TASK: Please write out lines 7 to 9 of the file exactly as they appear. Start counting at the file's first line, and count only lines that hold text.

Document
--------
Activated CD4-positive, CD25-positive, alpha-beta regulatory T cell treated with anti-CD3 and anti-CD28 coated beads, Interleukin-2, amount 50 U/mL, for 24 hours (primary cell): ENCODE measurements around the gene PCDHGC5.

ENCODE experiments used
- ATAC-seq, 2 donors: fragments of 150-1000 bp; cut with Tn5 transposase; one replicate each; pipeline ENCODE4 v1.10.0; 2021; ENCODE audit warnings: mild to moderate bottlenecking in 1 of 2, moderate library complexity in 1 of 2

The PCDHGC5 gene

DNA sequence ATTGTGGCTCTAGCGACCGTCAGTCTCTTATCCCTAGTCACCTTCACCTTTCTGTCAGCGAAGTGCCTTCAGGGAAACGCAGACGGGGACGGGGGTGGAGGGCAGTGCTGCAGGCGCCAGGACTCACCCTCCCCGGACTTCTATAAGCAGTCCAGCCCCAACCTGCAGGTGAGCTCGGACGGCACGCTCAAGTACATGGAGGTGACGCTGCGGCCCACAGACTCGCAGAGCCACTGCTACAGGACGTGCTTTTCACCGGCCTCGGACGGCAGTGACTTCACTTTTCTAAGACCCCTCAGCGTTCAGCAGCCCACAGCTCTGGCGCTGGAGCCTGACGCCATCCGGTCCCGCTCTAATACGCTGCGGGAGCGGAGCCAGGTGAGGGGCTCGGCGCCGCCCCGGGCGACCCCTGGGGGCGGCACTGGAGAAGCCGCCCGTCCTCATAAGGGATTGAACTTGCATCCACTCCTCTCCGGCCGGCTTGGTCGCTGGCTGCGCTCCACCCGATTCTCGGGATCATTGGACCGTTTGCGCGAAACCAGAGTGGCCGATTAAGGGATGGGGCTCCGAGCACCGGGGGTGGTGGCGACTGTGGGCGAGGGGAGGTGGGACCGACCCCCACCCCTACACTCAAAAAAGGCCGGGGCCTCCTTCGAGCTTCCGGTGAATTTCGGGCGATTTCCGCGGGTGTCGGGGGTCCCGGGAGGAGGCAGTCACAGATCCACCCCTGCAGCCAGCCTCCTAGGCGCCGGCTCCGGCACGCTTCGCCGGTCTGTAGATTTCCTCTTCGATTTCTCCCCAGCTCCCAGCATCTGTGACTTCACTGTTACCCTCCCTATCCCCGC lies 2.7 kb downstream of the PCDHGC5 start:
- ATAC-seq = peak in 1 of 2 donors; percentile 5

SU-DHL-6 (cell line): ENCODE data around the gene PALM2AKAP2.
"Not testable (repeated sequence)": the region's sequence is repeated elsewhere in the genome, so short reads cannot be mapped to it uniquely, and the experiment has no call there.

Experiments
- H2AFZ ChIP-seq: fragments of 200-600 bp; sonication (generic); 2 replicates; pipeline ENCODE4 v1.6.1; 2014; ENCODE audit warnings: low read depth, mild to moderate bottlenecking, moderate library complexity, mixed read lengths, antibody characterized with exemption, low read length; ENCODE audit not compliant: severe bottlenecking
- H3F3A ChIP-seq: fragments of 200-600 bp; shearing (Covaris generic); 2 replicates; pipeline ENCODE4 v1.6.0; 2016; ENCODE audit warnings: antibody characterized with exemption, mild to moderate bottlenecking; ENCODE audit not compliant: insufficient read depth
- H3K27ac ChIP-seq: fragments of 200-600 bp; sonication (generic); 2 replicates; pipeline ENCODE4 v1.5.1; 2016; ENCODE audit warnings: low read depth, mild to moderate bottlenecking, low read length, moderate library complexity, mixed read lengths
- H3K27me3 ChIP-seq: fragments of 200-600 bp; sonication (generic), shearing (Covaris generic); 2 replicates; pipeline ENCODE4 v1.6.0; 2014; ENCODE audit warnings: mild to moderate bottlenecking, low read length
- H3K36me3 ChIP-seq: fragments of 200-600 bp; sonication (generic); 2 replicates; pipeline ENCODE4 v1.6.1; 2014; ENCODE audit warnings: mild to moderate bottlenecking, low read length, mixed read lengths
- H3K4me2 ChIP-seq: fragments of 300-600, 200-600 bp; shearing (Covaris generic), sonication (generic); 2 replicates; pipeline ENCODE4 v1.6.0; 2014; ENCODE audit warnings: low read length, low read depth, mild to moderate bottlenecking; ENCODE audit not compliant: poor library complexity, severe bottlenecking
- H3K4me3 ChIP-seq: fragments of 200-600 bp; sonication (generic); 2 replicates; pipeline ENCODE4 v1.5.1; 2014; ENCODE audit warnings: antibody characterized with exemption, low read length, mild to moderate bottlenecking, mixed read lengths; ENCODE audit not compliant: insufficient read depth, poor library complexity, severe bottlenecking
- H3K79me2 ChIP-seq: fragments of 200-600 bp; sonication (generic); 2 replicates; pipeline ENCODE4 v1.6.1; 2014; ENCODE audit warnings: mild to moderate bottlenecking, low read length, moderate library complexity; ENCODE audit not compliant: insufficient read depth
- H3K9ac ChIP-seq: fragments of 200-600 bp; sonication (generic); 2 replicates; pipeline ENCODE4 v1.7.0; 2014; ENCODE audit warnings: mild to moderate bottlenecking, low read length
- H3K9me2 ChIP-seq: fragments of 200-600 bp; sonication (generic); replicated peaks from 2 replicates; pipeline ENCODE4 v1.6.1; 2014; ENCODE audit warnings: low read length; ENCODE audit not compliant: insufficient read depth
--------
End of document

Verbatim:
SU-DHL-6 (cell line): ENCODE data around the gene PALM2AKAP2.
"Not testable (repeated sequence)": the region's sequence is repeated elsewhere in the genome, so short reads cannot be mapped to it uniquely, and the experiment has no call there.

Experiments